For each “qualified” motor vehicle in your fleet, based on IFTA requirements, you’ll need a valid IFTA decal. This requirement should not be overlooked, as failure to register a qualified vehicle can result in penalties, fines, or citations as determined by your jurisdiction. 

Decal-holding vehicles must be then covered by your quarterly reports. Non-compliance with quarterly reports will result in the revocation of your fuel tax license. Simply put, the vehicle(s) in question will be sidelined until you complete all the necessary steps to reinstate them.

Your fleet’s quarterly reporting will go through the state or provincial government that has authority over your headquarters or the equipment’s registered address. Each state and province make quarterly reporting forms easily accessible via their websites.

Unfortunately, obtaining the necessary forms is only a small piece of the quarterly reporting process. For most fleets, the most challenging facet of quarterly reporting is gathering all the data needed to properly complete the forms. Fortunately for fleet managers, ELDs and telematics software offer solutions to make the tedious process easier for everyone on your team.

How IFTA audits work

An IFTA audit verifies if a trucking company’s distance accounting process is effective. This data is what determines an organization’s tax obligations, so IFTA is regimented when it comes to audits, typically inspecting distance accounting systems every three months. Your state is required to give you a 30-day notice for audits, so you’ll have some time to prepare. 

Each jurisdiction is required to audit 3% of IFTA accounts each year, so being selected for an evaluation does not necessarily suggest misconduct. To prepare businesses for a prospective audit, it’s important to hang onto IFTA reporting cards for the past four years minimum, as well as the current year.

When an IFTA auditor begins an assessment of your fleet, they will need immediate access to preliminary information to first determine the scope of the full audit. Providing all adequate information and ensuring access to all records prior to the audit is the smartest way to avoid delays and hiccups in the inspection.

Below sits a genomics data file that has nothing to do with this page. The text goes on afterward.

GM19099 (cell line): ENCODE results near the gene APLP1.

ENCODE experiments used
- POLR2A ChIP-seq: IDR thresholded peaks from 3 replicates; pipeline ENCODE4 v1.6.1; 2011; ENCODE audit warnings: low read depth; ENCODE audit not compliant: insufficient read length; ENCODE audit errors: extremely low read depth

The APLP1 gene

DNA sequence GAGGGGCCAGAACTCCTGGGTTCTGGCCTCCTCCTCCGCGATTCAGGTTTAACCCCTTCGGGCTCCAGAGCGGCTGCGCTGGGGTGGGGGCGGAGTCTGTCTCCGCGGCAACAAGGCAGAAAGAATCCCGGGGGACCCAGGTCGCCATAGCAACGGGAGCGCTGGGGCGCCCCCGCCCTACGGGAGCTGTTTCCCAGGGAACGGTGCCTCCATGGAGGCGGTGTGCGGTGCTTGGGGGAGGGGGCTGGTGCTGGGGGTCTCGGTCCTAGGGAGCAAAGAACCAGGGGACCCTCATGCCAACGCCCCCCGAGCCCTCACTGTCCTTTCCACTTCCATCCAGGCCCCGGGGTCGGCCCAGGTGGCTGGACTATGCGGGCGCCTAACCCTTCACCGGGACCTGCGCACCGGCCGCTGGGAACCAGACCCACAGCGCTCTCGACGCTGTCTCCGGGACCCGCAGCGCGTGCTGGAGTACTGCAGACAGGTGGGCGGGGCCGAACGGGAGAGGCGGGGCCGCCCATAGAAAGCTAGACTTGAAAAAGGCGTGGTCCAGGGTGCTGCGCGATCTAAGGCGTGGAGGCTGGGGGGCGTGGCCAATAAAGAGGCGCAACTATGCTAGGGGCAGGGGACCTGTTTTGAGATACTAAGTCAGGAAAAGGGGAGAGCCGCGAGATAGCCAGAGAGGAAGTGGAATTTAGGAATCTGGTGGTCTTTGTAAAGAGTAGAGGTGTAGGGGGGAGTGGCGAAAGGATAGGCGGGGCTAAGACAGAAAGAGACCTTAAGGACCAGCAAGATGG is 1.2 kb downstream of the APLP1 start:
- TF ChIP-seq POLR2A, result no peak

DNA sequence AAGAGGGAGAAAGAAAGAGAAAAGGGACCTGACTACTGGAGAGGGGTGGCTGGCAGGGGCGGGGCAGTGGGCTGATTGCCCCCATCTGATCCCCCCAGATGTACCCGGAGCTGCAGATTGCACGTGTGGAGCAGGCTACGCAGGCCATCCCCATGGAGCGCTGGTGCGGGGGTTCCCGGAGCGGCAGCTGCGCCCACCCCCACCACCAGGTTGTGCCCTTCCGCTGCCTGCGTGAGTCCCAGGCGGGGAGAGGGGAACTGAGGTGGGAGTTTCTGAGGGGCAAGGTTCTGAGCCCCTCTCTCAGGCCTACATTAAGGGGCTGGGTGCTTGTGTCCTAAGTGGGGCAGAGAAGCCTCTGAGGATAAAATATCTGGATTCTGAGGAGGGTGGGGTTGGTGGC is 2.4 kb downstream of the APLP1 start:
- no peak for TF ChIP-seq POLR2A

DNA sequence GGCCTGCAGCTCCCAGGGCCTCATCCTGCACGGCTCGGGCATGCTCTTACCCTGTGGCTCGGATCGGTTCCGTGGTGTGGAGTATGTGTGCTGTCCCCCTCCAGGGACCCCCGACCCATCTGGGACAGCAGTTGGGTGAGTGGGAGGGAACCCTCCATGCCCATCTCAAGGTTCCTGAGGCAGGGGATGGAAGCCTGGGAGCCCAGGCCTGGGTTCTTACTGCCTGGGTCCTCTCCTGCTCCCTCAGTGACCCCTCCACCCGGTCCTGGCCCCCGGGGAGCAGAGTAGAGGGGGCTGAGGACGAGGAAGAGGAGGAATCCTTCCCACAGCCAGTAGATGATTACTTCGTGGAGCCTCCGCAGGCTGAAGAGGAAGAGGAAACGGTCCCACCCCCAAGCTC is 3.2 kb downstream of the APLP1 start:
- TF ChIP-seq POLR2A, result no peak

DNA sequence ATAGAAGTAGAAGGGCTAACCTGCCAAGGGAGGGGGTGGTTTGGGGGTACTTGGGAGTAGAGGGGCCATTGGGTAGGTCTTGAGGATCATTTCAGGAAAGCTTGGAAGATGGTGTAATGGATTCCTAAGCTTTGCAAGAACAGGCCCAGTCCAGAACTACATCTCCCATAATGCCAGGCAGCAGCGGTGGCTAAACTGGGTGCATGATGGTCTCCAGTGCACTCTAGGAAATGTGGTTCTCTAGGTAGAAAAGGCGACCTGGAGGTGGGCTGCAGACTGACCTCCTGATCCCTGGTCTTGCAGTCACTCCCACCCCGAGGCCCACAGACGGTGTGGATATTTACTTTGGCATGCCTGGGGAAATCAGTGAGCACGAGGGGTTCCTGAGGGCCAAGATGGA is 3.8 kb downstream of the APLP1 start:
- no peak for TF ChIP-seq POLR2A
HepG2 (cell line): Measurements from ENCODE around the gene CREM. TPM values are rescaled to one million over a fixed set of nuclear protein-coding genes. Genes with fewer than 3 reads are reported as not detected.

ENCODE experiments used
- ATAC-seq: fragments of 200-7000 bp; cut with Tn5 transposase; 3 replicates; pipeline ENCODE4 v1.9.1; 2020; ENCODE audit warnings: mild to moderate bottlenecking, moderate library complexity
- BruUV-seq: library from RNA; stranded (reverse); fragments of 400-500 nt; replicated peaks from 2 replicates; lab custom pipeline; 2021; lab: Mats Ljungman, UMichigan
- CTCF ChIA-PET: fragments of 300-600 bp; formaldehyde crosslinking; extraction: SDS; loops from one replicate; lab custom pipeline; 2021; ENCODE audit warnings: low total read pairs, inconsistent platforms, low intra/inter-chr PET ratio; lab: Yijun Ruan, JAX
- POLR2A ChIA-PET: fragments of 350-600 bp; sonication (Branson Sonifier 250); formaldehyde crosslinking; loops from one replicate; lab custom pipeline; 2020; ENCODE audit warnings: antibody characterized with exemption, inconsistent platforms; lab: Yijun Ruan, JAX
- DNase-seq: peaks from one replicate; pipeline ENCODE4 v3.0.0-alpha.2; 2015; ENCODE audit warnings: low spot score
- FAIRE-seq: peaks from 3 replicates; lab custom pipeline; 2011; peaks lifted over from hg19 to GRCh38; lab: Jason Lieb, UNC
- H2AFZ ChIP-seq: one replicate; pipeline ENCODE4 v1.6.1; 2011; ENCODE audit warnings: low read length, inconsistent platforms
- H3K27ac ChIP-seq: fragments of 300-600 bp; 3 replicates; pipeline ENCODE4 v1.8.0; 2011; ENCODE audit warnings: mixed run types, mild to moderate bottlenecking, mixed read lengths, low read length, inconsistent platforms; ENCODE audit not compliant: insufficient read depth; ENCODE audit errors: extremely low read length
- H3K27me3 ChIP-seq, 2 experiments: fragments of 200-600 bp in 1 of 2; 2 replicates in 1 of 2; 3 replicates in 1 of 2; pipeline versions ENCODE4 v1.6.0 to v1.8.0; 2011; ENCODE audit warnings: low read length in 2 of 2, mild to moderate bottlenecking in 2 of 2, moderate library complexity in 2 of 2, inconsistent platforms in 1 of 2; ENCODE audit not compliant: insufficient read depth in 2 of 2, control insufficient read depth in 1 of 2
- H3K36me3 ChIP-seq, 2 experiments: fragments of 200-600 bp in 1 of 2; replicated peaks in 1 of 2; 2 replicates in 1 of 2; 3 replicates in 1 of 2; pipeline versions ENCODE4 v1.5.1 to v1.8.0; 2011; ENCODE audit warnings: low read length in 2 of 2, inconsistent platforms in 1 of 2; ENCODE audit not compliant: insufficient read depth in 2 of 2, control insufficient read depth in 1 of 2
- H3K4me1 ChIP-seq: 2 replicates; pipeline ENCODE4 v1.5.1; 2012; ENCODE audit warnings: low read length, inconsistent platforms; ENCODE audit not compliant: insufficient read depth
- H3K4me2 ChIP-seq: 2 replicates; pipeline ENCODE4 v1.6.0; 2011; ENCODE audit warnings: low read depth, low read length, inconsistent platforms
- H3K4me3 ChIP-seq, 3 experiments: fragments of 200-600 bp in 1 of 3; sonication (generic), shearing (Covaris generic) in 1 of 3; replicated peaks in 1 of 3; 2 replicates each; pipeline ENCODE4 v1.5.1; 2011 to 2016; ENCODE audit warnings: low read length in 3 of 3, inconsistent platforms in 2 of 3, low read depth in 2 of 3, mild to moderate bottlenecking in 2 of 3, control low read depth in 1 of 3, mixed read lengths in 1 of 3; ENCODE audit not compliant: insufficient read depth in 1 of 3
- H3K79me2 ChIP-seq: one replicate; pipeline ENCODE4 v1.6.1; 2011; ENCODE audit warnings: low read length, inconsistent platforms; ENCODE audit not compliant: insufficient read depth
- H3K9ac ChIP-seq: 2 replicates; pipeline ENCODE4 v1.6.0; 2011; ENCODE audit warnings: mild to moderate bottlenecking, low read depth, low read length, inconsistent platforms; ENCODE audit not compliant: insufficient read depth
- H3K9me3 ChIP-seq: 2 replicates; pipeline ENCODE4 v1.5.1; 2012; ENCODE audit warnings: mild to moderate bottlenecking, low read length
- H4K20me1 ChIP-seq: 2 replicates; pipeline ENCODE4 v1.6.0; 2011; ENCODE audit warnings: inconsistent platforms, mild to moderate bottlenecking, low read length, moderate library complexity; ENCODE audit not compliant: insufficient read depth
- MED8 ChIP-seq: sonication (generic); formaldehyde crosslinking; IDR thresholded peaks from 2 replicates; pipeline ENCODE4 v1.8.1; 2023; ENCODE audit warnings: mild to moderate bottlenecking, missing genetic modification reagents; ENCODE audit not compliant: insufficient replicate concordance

For more information on the IFTA audit process, refer to the IFTA Audit Manual on their website.

Reporting deadlines for IFTA

IFTA reports have to be submitted every quarter, even if your fleet hasn’t been active on the road during the said quarter. Regardless of whether you’ve logged zero or hundreds of miles, you will still need to file a report on all of the qualified vehicles in your fleet. 

When it comes to filing reports, it’s smart to plan far in advance. Reporting deadlines vary by state, so be sure to review your state’s DMV as well as the general IFTA website. Failure to properly file reports on time often results in hefty fines that can easily be avoided with careful preparation.

Manage your fleet’s IFTA reporting

As a fleet manager, it’s your job to not only be aware of the IFTA system but deeply comprehend it. Understanding the ins and outs of the International Fuel Tax Agreement will help you keep your fleet’s equipment in top working condition and your team up to date. Being familiar with the basics is one thing, but smart fleet managers seek out ways to streamline the process and boost efficiency.

With all of the modern technology at our fingertips, there are a plethora of tools available to fleets. With these resources, staying on top of IFTA reporting doesn’t have to be tedious or labor-intensive. When you choose Fleetpal and the telematics software it integrates with, reporting becomes simple and automated. Reach out and let us show you how easy IFTA reporting can be with Fleetpal.